Saddened to hear this week of the passing of my friend Joseph Hewett.
I met Joe as part of the Lake Gordon Mafia, when I was working as a tour guide. We’d host weekly throwdowns – Joe and I would cook, Josh Ivey would grab bread from Dinardo’s, a bottle of Mendoza and pull out some obscure Pedro Almodovar movie. Libations would flow and madness would ensue. This is the etymology of gumpchezgump. They all said one day I would have a restaurant and it would be so good it would not only be chezgump, but gumpchezgump.
I’d picked up a Paella pan from the old FRED store on King St and was stoked to break it in. We made a huge batch of sangria, I burned the paella, Joe just kept ranting “PAY-EYH-UNH!!!” at the top of his lungs. Out of control. I don’t remember exactly how, but that’s the first time we dubbed him Grendel. On very special occasions, the Grendel would make an appearance.
Joe and I were sitting on the steps of the CofC library, smoking Dunhill’s. That’s the type of pretentious peckers we were back then – we smoked Dunhill’s. I was listening to Bill Laswell remixes of Bob Marley. I said “Hey Joe, I hear Louis Osteen is opening a new restaurant. Let’s go and get jobs.”
So I went down and knocked on the door. That’s when I met James Clark, Deanie Cooper, Louis and Marlene Osteen. Joe was to follow a few weeks later. As I remember, Joe was working through a breakup, as “Old Girl” had run off with someone from Jump Little Children, or Uncle Mingo. Joe threw himself into things, working Garde Manger with Kristen Essig. He was really good, and a lot faster than me. For some strange reason, every day Louis walked into the kitchen right about the same time Joe would be prepping the trio of club eggs. So Joe was dubbed “Egg” and when Louis said “What’s up, Egg?” he sounded an awful lot like Foghorn Leghorn. So the Egg stuck. We were roomates for a short while then, skating home from Louis’s on Sector 9’s; walking up the street to Hoppin’ John’s on pay days. We laughed our asses off one night when Deanie got a stripper to come in after service for James’ birthday. Right there on the line, she sat him down, mixed him a martini and made that booty clap. Of course in those days, f&b was like the wild west.
Joe and I would part ways a year later, as I moved away to Michigan and a casino job in operations management. I returned to Charleston on a couple of occasions and always found time to hang with Joe. He was making the rounds, working for Bob Carter at P-Grill, Michael Kramer at McCrady’s and eventually at Hominy Grill as a sous chef for Robert Stehling at Hominy Grill. I was increasingly focused on process in my career path, Joe was focused on just making memorable experiences.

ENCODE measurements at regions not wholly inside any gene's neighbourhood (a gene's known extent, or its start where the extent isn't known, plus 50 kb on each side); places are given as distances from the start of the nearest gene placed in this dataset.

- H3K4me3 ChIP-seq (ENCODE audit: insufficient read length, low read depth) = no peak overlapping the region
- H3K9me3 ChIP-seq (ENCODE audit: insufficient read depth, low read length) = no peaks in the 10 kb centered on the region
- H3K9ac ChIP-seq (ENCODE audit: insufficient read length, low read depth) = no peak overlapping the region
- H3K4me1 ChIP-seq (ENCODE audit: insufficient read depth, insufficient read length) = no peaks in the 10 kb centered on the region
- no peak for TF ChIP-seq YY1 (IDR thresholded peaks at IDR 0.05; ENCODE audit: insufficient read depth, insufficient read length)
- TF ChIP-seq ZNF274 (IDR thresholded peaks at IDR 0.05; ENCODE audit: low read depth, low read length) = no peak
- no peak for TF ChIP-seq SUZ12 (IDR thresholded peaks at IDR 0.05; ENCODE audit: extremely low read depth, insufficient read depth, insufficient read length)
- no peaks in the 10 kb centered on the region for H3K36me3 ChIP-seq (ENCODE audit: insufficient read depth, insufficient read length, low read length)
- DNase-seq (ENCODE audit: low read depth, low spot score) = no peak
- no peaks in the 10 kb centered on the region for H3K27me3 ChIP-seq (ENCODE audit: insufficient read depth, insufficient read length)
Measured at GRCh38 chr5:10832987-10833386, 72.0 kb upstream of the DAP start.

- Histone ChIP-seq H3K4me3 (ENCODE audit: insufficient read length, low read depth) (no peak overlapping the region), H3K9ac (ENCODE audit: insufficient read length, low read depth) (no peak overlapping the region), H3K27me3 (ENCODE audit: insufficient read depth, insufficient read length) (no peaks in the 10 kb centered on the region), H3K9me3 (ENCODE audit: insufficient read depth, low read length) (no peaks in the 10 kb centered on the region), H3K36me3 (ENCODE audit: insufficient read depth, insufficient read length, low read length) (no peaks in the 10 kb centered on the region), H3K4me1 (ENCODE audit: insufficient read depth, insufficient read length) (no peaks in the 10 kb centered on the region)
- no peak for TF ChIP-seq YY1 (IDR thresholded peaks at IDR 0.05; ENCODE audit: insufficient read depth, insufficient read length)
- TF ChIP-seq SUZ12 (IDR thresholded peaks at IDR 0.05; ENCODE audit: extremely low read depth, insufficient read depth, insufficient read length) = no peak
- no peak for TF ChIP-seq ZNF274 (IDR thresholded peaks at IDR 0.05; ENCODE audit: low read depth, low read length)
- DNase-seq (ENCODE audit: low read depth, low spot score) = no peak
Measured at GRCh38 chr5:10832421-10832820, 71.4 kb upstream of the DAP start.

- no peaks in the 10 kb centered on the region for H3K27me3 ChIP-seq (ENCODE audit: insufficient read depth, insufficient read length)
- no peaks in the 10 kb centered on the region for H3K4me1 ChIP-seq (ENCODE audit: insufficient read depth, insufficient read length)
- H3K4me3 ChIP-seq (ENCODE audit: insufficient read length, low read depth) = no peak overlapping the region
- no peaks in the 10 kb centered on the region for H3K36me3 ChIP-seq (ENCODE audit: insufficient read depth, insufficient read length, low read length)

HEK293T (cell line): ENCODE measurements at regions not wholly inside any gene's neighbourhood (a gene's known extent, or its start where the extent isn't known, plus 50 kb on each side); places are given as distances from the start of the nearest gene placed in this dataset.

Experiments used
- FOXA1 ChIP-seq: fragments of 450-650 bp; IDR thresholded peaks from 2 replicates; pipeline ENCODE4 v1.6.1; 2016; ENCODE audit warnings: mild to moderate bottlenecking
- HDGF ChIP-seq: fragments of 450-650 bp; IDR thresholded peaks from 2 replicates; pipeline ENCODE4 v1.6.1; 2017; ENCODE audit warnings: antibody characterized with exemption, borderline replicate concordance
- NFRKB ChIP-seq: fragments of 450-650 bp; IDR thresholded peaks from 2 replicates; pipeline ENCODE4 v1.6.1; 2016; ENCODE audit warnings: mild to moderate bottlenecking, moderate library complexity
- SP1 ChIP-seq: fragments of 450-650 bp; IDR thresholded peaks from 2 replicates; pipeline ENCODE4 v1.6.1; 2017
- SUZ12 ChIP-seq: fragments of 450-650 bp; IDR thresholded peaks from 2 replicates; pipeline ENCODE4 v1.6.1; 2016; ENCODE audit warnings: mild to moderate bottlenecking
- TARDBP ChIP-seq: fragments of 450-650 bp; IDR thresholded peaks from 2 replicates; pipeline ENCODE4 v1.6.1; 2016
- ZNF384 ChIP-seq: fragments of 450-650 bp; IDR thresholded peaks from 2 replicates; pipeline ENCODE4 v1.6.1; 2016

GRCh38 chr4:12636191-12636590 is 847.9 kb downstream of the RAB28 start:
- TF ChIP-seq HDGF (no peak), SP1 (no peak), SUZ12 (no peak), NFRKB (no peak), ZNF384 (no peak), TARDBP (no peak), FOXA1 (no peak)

Somehow, somewhere, Joe met Karen. It seems like Karen was doing pastries for Ken Vedrinski when he was still up at Woodlands. It was a thing, and it was on. Joe called me to stand up at their wedding, which they held at the Unitarian Church on King St. It was beautiful and stunning and still a favorite place to walk around when I’m on the peninsula.
We checked in with each other over the years, complaining to each other about breakups, health issues, work- the usual suspects. “You know Gumper, it’s like this,” he’d always start. Joe and Karen opened up the Indigo Duck in Indianapolis. I’d hoped, having returned to Charleston, that Joe would at some point be down here to visit family and that we would be able to reconnect for an evening or two, kill some sangria and possibly awaken the Grendel.
So here’s to you, Egg. I’m sorry we didn’t get that pitcher of sangria. You were a good friend and a great cook. We were roomates for a short while – thanks for putting up with me. This sucks and I miss you, but so it goes.Get some rest- you’ve sure earned it.
I’ll be making paella tonight for my family. Don’t be surprised if a little libation gets spilled in the marsh…
5 Replies to “The Grendel Sleeps Tonight. Joseph Hewett, 1977-2013”
Joseph was my cousin – your words echo in my heart. Thank you for sharing your memories
Very well said, Forrest!
Chef Joe taught me everything I know. I have knives of his still… He was one of my best good friends who always knew when to listen, knew when to talk and EXACTLY what needed to be said…. One of the most strongest, selfless, caring, understanding, and all at the same time demanding men I have ever had the pleasure of knowing. He will be greatly missed to all of us.
Working under Chef Joseph at the Indigo Duck, I had the pleasure to here many stories of the Muscat Mafia. He spoke very highly of his mentors and co-workers in Charleston, so much that I still to this day would love to visit these places. He talked of Louis Osteen and Michael Kramer as the voices on his shoulder guiding him, he has and always will be my guiding voice to push towards culinary excellence. Thank you for this touching piece, and I know that Chef Joseph will be remembered in all our hearts and stomachs.